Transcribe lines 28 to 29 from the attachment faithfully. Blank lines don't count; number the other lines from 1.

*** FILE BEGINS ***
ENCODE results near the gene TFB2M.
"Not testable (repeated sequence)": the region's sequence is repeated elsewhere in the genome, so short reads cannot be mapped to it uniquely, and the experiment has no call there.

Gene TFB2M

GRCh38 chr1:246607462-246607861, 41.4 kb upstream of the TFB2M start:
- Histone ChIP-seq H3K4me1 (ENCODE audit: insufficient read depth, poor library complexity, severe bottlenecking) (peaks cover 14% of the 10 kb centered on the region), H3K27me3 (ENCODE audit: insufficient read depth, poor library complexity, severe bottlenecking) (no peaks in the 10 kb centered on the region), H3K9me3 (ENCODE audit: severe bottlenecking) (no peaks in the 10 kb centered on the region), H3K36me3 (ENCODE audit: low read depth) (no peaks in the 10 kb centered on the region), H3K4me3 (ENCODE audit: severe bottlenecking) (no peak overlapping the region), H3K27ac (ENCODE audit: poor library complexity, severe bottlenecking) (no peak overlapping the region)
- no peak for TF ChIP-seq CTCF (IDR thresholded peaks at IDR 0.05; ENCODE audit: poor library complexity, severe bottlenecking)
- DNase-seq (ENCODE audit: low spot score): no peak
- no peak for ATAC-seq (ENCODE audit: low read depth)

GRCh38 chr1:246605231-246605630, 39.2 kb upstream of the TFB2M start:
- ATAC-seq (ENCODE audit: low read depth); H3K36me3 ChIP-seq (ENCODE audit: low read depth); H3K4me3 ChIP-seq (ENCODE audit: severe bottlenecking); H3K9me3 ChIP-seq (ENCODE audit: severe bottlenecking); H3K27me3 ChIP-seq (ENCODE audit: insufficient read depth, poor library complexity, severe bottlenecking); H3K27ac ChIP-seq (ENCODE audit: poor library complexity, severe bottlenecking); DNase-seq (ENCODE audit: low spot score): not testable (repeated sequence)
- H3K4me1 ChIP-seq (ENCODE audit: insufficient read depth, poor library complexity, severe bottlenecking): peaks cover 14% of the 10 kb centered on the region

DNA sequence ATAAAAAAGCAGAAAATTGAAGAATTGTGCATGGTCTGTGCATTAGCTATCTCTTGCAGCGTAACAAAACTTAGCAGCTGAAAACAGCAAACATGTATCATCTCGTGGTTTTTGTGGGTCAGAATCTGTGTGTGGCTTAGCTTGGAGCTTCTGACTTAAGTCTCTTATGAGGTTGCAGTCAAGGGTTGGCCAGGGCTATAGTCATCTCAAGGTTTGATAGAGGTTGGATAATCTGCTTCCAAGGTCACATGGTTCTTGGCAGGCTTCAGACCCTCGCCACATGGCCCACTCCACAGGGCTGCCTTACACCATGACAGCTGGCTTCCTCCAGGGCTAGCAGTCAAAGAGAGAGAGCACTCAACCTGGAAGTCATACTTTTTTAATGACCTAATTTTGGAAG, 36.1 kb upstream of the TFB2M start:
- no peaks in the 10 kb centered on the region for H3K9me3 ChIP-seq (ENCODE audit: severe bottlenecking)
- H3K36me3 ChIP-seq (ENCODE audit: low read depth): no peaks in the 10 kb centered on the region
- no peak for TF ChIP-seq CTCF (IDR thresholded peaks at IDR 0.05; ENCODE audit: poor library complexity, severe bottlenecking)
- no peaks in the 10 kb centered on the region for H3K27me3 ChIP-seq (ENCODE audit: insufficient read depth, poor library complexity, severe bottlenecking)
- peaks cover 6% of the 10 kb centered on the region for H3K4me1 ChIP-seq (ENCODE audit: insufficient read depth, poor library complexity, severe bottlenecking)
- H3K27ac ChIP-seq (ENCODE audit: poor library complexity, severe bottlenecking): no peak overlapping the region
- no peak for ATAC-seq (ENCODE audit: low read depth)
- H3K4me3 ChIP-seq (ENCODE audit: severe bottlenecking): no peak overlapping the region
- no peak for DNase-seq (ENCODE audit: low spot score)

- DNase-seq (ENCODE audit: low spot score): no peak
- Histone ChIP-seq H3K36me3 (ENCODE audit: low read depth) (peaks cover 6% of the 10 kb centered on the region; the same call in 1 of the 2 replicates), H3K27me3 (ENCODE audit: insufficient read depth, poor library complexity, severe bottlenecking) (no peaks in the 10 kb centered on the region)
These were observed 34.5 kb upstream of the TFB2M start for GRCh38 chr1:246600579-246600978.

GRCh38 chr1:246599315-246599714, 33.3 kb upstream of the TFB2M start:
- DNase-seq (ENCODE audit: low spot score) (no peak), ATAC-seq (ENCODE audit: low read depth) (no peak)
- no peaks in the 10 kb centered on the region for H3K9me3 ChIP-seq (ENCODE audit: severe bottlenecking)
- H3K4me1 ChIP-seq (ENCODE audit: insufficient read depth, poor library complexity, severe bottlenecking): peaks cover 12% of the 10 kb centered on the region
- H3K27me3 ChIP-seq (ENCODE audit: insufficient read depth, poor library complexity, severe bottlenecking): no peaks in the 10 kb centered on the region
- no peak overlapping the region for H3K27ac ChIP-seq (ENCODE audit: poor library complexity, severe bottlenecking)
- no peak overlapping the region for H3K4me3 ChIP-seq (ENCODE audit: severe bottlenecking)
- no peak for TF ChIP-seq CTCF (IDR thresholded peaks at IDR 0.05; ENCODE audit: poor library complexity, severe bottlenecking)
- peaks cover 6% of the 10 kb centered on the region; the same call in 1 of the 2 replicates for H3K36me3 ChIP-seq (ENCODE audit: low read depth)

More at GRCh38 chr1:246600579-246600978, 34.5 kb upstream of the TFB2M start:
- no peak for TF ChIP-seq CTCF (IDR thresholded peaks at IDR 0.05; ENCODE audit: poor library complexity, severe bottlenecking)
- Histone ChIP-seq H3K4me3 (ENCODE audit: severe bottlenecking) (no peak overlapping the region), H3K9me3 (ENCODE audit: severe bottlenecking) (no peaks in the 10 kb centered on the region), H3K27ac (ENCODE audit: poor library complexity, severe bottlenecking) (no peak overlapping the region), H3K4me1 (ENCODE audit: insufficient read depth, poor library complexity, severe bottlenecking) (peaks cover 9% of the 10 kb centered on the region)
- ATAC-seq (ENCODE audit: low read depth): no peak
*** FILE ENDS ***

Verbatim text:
- H3K4me1 ChIP-seq (ENCODE audit: insufficient read depth, poor library complexity, severe bottlenecking): peaks cover 12% of the 10 kb centered on the region
- H3K27me3 ChIP-seq (ENCODE audit: insufficient read depth, poor library complexity, severe bottlenecking): no peaks in the 10 kb centered on the region